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Natural Histories: Stories

3.92  ·  Rating details ·  218 ratings  ·  53 reviews
Siamese fighting fish, cockroaches, cats, a snake, and a strange fungus all serve here as mirrors that reflect the unconfessable aspects of human nature buried within us. The traits and fates of these animals illuminate such deeply natural, human experiences as the cruelty born of cohabitation, the desire to reproduce and the impulse not to, and the inexplicable connection ...more
Hardcover, 128 pages
Published June 10th 2014 by Seven Stories Press (first published January 1st 2014)
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3.92  · 
Rating details
 ·  218 ratings  ·  53 reviews

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Sep 20, 2016 rated it it was amazing
So wonderful. Such a satisfying, compelling read. This book speaks to you as a person sitting across the table would. With sincerity, simplicity, and shared empathy. The stores are complete in themselves and do not leave you the limbo-like sensation many others of this literary style often do.

The theme of this book is deceptively simple and yet terribly fascinating. The also looks at the Natural Histories of living organisms; from cats to snakes to even fungi and draws a parallel in the lives o
Jun 16, 2014 rated it liked it
named to the distinguished bogotá39 list of promising young latin american writers (in excellent company amongst the likes of junot díaz, andrés neuman, daniel alarcón, eduardo halfon, alejandro zambra, jorge volpi, and santiago roncagliolo), guadalupe nettel is a mexico city-born writer and translator. natural histories (originally published as el matrimonio de los peces rojos) is the first of her half-dozen or so works to be translated into english and was awarded the ribera del duero short fi ...more
2.5 stars. The stories were technically well-done but struck me as flat and boring.
Nov 17, 2017 rated it it was amazing  ·  review of another edition
A stellar companion of a book, each story to be savoured slowly and intentionally. Every story in this collection was written in the first person narrative, and advancing from story to story, one notices Nettel’s impeccable talent in that area. A truly enjoyable read.
Jordan Hoxsie
Jun 09, 2014 rated it it was amazing
Shelves: reviewed
Note: I must give thanks to Amy for choosing me as a winner for the Goodreads First Reads giveaway and going through the trouble of mailing me an advanced copy of the book and a typed message. Hopefully this review made it worth it.

The Marriage of the Red Fish

The opening story to this considerably short collection of stories is arguably the best one. The relationships that form between the humans and nature are intriguing and worthy of analysis, as are numerous other details mentioned throughout
Feb 09, 2015 rated it it was amazing
There are not many authors who can master a short story in the way Nettel has in this collection. They are powerful, poignant stories that are over before you even realize it but perfectly concise.
James (JD) Dittes
The idea behind every story in this collection is the nature of love--with an emphasis on the word, "nature."

Men and women fall in love, they make love, their relationships fall apart. Naturally.

As evidence, Nettel includes in each story an animal (and in one a fungus, which, I guess, could be an animal of sorts--it certainly isn't a vegetable or mineral) which endures a similar plight to the protagonist: a betta fish must be separated from her mate or face assault; a kitten becomes pregnant, th
Christie Bane
This book ended up on my Mexico to-read list, but actually only one of the stories was set in Mexico. The rest were in Paris. But the setting didn’t play a major role in any of the stories, and they didn’t sound like Mexico, even though the author is Mexican and lives in Mexico City.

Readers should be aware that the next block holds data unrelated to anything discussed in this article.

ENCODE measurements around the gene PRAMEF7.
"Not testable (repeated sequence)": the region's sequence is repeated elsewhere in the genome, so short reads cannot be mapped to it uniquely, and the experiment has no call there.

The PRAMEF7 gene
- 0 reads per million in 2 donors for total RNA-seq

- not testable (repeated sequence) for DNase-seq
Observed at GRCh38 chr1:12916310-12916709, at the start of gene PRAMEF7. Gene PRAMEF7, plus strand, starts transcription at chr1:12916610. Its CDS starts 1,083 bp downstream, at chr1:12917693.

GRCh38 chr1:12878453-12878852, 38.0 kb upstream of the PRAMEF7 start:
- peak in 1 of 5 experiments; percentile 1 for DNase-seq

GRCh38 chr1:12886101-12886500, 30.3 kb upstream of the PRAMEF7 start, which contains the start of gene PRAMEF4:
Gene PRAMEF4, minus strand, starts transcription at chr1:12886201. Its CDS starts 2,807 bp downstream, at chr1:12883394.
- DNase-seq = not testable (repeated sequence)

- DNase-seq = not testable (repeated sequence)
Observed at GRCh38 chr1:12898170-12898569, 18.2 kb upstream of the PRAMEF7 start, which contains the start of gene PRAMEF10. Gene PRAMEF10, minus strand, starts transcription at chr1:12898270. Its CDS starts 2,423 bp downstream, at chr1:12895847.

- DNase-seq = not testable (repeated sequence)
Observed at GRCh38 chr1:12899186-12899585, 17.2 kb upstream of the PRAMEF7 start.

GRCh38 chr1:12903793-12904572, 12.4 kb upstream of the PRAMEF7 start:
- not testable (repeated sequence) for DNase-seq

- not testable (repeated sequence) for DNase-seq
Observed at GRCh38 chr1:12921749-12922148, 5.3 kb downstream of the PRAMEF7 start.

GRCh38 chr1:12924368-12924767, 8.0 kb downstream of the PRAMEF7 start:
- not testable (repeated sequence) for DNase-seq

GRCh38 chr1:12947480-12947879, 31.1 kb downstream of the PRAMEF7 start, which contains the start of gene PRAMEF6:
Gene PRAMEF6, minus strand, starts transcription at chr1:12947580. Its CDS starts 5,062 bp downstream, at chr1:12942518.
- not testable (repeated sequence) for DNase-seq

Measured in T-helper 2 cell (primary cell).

The stories themselves are well-written with satisfying endings. I definitely was more disappointed with the fact that the book didn’t feel “Mexican” than I was with the actual writing. Nevertheless, I’ve already for
May 06, 2018 rated it really liked it  ·  review of another edition
Natural Histories by Guadalupe Nettel is a book with 5 short stories about humans and animals. The 5 animals (fighting fishes, cockroaches, cats, fungi and snakes) are seen as a metaphorical reflection of the humans who are with them.

I surprisingly found myself liking this book a lot. What I like most is that each story has a lot of mystical symbolism yet is still rooted in reality - all of it seems quite plausible. You can tell Nettel put some thought into each story to draw the parallels betw
Jan 13, 2018 rated it really liked it
Captivating short stories that unravel human and animal instincts as one in the same. Each short story had something for us to all learn. We are humans and our instincts can be compared to animals and insects. We live, love and move on to the next best thing. We grow frustrated, exhausted, tired but when that feeling or person leaves we either move on or we drown in our sorrows. Let's love and find time and togetherness.
Jun 07, 2017 rated it really liked it  ·  review of another edition
Shelves: book-club
Nettel's collection of short stories is one to ruminate on. She use the natural world (fish, cockroaches, fungi, cats, and snakes) as a mirror to reflect on family relationships, particularly those between parent and child and husband and wife. Nettel's explanations of the parallels between the creatures she writes about and what is going on the character's lives is a bit heavy-handed at times, but the stories are well-written, thoughtful and evocative.
Worth reading for The War in the Trash Cans (where a family figures out an unconventional way of getting rid of household pests) and, especially, Fungus (where a woman develops an unconventional relationship with a bodily parasite). As a cat owner, I find the relationships and parallels between animals and humans super-interesting, but I thought these stories could have explored them with greater subtlety. But those two stories are very good, maybe because the creatures they focus on are pretty ...more
Jul 03, 2017 rated it really liked it  ·  review of another edition
I wish that more of Guadalupe Nettel's books were translated into English. Or maybe I should try to learn Spanish and/or French? Her writing is simple, yet there is depth to the stories. In addition to interaction between characters, there are parallel interactions with animals, insects, fish, snakes... are woven into stories like you've never read before.
Shena Cavallo
Mar 30, 2019 rated it it was amazing